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Biographical entry Mackellar, Alexander Oberlin (1845 - 1904)

MRCS Aug 24th, 1867; FRCS June 19th 1873; LM and LSA 1867; MD MCh Royal University of Ireland 1869.

29 December 1845
Berbice, British Guiana
15 June 1904
General surgeon


Born on Dec 29th, 1845, at Berbice, New Amsterdam, British Guiana, posthumously, his father, a missionary, having died of yellow fever six months before. Brought to England at the age of six months, he was placed under the care of an uncle, and after leaving school studied medicine at Manchester, Edinburgh, Queen's College Belfast, University College London, Paris, and Vienna, in the course of which he became proficient in French and German.

After graduation he served as Ship's Surgeon and had charge of invalids, military and naval, homeward bound from China, East Indies, Mauritius, and the Cape. During the Franco-German War, 1870-1871, he saw service as an Ambulance Surgeon at Metz, Sedan, Coulmier, and Orleans, during which he came under the notice of Sir William MacCormac, Chief of the Anglo-American Ambulance at Metz and Sedan. He accompanied Surgeon General Langenbeck on his tour of inspection of German Military Hospitals. For his services Mackellar was made a Knight of the Military Order of Merit of Bavaria.

In February, 1872, he was appointed Assistant Medical Officer to the Royal Free Hospital, and after becoming FRCS in 1873, Resident Assistant Surgeon at St Thomas's Hospital. He held that post until elected Assistant Surgeon to St Thomas's Hospital.

During the Turco-Servian War of 1876 he acted as Surgeon-in-Chief of the Stafford House Committee's Ambulance, was present at all the chief actions, and was made a Knight of the Gold Cross of Takovo. During the Russo-Turkish War in 1877 he was Consulting Surgeon to the 5th Ambulance of the Red Crescent, serving in and around Plevna, for which he was made a Knight of the Order of Medjidie. Archibald Forbes, the War Correspondent of the Daily News, described how a fragment of shell penetrated the room in which Mackellar was operating, and narrowly missed him. He turned round, merely remarked that it was 'a close shave', and went on steadily with his operation.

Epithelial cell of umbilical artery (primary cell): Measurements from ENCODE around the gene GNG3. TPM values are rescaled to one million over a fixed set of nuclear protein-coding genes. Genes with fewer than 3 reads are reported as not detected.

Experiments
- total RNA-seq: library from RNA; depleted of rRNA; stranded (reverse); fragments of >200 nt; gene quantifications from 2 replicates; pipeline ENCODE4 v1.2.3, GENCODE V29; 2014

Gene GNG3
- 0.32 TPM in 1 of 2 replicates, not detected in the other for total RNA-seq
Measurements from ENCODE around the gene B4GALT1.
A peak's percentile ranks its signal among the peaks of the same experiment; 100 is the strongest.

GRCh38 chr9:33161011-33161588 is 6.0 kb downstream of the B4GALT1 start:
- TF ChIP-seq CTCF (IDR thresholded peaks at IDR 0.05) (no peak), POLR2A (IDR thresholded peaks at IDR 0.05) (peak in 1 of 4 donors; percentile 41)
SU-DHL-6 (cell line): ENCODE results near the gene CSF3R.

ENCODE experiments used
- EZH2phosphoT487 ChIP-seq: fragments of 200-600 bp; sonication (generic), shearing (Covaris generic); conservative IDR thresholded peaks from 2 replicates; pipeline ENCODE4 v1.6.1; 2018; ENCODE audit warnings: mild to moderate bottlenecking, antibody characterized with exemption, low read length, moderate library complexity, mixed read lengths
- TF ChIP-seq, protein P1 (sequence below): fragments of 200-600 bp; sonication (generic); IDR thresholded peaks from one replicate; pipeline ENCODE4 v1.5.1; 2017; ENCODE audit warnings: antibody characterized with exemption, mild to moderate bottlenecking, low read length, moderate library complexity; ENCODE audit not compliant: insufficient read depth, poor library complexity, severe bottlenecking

He became full Surgeon at St Thomas's at the age of 41, and Senior Surgeon at 48; for years he taught practical surgery and operative surgery; he lectured on forensic medicine, and besides was Examiner in Surgery at the University of Glasgow. He was also Surgeon to the French Hospital in Soho.

He was appointed in 1885 Surgeon to the Metropolitan Police in succession to Timothy Holmes (qv), and soon became absorbed in the duties of the post. The salary was small, based on a part-time estimate, but the Police Force underwent great increase, and he found himself excluded from private practice. He did much to improve the official recognition of the Divisional Surgeons, and in spreading a knowledge of 'first aid' and of ambulance methods. Largely owing to official parsimony in the later years of his time, there was found much leeway to make up when he was succeeded by his junior colleague, Sir Charles Ballance.

In 1903 he gave up his London house, 7A Wimpole Street, and went to live at Pinner. His health had never been completely regained after a severe attack of pneumonia in 1895, and he died after a short, acute attack on June 15th, 1904, He was survived by his widow.

Mackellar's most notable contribution was the "Introductory Address" on his various war experiences given at St Thomas's Hospital in 1885. The Library of the College contains the notes of Lister's lectures in the autumn of 1864 taken in shorthand by Mackellar and afterwards transcribed. The volume was presented by Sir D'Arcy Power, KBE, in 1928.

Sources used to compile this entry: [Lancet, 1904, ii, 117. Brit Med Jour, 1904, 100].

The Royal College of Surgeons of England